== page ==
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Identifying the molecular basis that underlie the enzymatic mechanism of the arabinanase Abn2


Collaboration between the Laboratories of Isabel Sá-Nogueira, Isabel Bento and Cláudio M. Soares.

Financed project: PTDC/AGR-AAM/102345/2008 "Breaking Down The Wall - Microbial Hemicellulases for saccharification"


The plant cell wall is structurally complex and biologically recalcitrant. Microorganisms, in particular saprotrophs, play a fundamental role in the decomposition processes of plant biomass and secrete numerous polysaccharide-degrading enzymes that attack cellulose, hemicellulose, and pectin. Mobilization of plant biomass for chemical and fuel production is a major biotechnological challenge of the 21st century, and the application of polysaccharide-hydrolyzing enzymes in biomass saccharification is promising.

Endo-1,5-a-L-arabinanases are glycosyl hydrolases that are able to cleave the glycosidic bonds of the a-1,5-l-arabinan with the concomitant release of arabino-oligosaccharides and l-arabinose, one of the constituents of hemicellulose. Two different extracellular endo-1,5-a-L-arabinanases have been isolated from Bacillus subtilis BsArb43A and BsArb43B (AbnA and Abn2, respectively). Abn2 shows a low sequence identity with the other 1,5-a-L-arabinanases, is a much larger enzyme that comprises an N-terminal and  C-terminal domain. The N-terminal domain is the catalytic domain  and displays the characteristic beta-propeller fold common to these type of enzymes. We determined the structure of this enzyme (de Sanctis et. al. 2010) and found an extra C-terminal domain that comprises 103 amino acids not found in other arabinanases with known three-dimensional structure .

 Abn2 from Bacillus subtilis (de Sanctis et. al. 2010)

The active site of Abn2 is located in the deep cavity at the centre of the beta-propeller and comprises three carboxylate residues: Asp38, Asp171, and Glu224. These three acidic residues, which are conserved in all members of Glicoside Hydrolase families 32, 43, 62 and 68, are responsible for the general acid catalysis that leads to the hydrolysis of the glycosidic bond.  Further down in the active cleft a calcium ion is observed, hepta-coordinated to six water molecules and a histidine ligand. The presence of this ion has been also reported in other structures of arabinanases but its  role is yet to be determined.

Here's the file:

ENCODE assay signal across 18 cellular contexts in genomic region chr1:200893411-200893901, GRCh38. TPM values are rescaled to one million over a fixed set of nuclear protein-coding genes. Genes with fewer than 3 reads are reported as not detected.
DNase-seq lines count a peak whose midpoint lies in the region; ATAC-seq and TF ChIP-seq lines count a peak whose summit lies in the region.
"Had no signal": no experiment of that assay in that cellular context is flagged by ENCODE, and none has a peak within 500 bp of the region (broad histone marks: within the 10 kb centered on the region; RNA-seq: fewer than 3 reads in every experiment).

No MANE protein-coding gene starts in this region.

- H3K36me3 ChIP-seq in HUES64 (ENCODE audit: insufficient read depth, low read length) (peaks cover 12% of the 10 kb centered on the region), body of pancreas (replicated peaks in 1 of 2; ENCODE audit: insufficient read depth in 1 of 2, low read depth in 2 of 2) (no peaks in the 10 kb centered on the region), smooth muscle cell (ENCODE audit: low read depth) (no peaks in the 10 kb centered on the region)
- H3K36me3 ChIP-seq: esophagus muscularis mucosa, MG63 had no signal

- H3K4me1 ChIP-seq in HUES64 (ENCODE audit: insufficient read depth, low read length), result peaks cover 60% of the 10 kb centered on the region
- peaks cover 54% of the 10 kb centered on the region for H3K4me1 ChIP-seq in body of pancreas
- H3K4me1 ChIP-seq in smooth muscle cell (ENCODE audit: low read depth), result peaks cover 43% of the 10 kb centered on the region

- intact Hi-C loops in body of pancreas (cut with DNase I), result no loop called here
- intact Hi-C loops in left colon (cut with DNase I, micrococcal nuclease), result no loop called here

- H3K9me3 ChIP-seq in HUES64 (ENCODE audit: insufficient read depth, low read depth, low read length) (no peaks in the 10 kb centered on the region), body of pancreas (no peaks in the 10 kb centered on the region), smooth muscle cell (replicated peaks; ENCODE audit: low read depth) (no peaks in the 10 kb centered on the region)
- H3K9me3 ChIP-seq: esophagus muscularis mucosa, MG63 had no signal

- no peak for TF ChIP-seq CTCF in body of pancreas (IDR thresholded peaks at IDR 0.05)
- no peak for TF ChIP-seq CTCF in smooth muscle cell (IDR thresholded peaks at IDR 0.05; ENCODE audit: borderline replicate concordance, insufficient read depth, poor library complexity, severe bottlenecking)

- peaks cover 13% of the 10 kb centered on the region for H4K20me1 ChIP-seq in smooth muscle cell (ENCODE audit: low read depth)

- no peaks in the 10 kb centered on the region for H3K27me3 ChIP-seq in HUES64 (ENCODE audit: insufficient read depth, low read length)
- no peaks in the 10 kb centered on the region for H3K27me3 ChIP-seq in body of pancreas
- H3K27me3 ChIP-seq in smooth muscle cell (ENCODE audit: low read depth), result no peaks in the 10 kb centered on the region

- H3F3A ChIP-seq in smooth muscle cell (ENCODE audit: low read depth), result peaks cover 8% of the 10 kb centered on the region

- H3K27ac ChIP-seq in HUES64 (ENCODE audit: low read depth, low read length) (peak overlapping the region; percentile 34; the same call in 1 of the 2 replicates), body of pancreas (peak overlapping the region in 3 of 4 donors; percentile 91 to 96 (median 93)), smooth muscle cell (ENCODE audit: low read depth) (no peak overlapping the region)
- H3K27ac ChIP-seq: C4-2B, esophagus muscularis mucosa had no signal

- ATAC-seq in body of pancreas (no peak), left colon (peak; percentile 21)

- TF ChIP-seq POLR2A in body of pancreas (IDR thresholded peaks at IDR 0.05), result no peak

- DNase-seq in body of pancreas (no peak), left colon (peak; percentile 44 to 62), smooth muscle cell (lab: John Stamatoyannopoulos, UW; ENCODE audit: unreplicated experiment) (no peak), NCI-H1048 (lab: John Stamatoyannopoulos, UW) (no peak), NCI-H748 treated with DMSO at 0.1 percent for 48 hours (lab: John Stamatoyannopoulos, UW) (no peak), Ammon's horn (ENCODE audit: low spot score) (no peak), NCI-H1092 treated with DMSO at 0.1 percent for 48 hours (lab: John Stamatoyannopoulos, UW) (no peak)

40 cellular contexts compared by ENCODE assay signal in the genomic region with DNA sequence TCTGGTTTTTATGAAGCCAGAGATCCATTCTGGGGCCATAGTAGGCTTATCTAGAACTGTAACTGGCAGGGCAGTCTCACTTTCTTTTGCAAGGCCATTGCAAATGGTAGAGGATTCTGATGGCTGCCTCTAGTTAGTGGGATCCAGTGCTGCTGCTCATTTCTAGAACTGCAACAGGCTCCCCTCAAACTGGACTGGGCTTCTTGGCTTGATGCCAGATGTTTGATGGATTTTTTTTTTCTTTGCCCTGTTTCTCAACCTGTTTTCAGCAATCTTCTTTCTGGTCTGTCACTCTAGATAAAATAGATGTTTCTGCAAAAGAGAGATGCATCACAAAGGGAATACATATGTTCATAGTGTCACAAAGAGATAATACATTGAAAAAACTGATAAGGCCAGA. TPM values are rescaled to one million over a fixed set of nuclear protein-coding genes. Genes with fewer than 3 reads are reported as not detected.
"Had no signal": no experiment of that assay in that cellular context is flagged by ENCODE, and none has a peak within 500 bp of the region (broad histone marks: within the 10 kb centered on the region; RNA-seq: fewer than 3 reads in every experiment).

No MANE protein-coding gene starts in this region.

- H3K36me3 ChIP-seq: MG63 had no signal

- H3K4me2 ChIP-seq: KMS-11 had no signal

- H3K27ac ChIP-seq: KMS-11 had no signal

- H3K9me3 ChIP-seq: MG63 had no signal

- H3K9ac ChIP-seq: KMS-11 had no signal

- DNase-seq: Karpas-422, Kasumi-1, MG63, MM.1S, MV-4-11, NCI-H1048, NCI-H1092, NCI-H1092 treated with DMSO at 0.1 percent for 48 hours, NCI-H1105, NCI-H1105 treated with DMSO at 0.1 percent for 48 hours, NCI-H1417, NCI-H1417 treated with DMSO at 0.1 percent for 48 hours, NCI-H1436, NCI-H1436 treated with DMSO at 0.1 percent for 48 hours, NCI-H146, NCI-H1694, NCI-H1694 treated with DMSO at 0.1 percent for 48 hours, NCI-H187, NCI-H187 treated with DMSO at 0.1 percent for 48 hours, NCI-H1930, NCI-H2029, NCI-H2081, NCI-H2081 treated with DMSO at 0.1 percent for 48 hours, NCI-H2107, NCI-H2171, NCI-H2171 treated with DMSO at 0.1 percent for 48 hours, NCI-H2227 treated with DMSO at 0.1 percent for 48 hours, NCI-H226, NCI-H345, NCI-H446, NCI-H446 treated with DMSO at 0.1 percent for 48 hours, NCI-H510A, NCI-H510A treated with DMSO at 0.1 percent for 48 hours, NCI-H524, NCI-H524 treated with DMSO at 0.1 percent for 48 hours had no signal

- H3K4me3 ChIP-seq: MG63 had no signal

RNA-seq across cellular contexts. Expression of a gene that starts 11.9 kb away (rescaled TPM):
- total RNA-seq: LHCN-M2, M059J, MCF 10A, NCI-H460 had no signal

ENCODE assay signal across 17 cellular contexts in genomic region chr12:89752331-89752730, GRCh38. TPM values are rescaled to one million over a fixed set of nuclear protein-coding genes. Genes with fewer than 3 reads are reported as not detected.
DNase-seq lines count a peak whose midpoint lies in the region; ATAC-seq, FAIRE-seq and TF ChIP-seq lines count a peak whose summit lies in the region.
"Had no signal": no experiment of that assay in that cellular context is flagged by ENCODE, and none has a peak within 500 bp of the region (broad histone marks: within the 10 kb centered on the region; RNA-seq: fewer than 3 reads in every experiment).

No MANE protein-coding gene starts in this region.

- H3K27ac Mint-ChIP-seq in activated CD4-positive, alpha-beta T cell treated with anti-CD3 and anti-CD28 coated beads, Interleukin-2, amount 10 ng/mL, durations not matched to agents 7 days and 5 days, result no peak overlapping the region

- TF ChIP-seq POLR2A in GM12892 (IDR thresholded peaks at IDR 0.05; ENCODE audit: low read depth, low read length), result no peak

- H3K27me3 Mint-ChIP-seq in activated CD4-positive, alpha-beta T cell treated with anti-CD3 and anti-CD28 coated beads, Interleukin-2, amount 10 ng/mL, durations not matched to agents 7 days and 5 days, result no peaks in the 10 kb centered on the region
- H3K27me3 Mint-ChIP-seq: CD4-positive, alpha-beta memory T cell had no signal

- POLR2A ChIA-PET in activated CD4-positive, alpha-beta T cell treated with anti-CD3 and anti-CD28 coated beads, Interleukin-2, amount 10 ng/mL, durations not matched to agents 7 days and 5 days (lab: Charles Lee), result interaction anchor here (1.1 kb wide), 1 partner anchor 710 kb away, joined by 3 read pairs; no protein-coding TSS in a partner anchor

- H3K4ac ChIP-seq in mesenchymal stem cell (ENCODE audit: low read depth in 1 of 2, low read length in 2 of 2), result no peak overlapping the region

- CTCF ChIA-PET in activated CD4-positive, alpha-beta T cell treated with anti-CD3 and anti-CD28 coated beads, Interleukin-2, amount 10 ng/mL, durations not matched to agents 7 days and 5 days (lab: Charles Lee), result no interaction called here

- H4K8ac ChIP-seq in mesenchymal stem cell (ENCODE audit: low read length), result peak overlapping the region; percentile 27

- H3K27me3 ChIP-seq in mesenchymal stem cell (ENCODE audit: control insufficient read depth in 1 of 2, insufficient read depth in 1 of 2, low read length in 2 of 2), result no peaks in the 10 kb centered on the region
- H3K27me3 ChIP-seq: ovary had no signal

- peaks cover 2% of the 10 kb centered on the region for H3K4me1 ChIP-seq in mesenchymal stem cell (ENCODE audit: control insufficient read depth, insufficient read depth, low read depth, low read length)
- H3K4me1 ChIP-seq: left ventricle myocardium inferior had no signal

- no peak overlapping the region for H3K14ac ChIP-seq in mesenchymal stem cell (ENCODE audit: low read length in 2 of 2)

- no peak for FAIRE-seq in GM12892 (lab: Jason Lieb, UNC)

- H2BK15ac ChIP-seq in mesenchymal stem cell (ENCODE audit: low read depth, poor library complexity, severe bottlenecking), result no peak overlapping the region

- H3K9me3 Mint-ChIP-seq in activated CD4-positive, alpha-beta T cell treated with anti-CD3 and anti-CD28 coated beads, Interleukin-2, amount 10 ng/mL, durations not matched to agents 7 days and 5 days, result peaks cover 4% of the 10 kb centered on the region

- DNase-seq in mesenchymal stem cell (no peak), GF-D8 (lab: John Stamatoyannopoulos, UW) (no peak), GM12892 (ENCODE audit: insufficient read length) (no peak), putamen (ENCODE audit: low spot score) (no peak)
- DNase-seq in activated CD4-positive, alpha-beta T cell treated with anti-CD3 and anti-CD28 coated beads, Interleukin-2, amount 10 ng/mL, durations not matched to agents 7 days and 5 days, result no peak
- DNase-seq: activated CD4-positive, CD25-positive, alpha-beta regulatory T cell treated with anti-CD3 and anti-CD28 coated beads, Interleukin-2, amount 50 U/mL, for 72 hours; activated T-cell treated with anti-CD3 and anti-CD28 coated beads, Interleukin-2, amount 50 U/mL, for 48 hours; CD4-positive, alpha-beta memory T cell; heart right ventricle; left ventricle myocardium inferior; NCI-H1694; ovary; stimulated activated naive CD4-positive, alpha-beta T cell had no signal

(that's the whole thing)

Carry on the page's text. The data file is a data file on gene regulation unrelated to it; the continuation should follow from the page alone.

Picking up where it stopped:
ABN2 active site


In this research project we aim to understand the molecular mechanisms in Abn2 and to identify the key residues that are important for substrate binding and stabilization in the binding cleft. We are using a combination of Molecular Biology, Biochemistry, X-ray Crystallography and Biomolecular modelling techniques in order to achieve this goal.

MD simulation of ABN2 in water (0-100ns)


We are hiring. If you are interested in this project, please send us an email.


Recent relevant publications:


Daniele de Sanctis, Isabel Bento, Jose Manuel Inacio, Sonia Custodio, Isabel de Sa-Nogueira, Maria Armenia Carrondo (2008) Acta Cryst. F64, 636–638

Daniele De Sanctis, José M. Inácio,Peter F. Lindley, Isabel De Sá-Nogueira, Isabel Bento (2010) "New evidence for the role of calcium in the glycosidase reaction of GH43 arabinanases", FEBS J., 277, 4562–4574.

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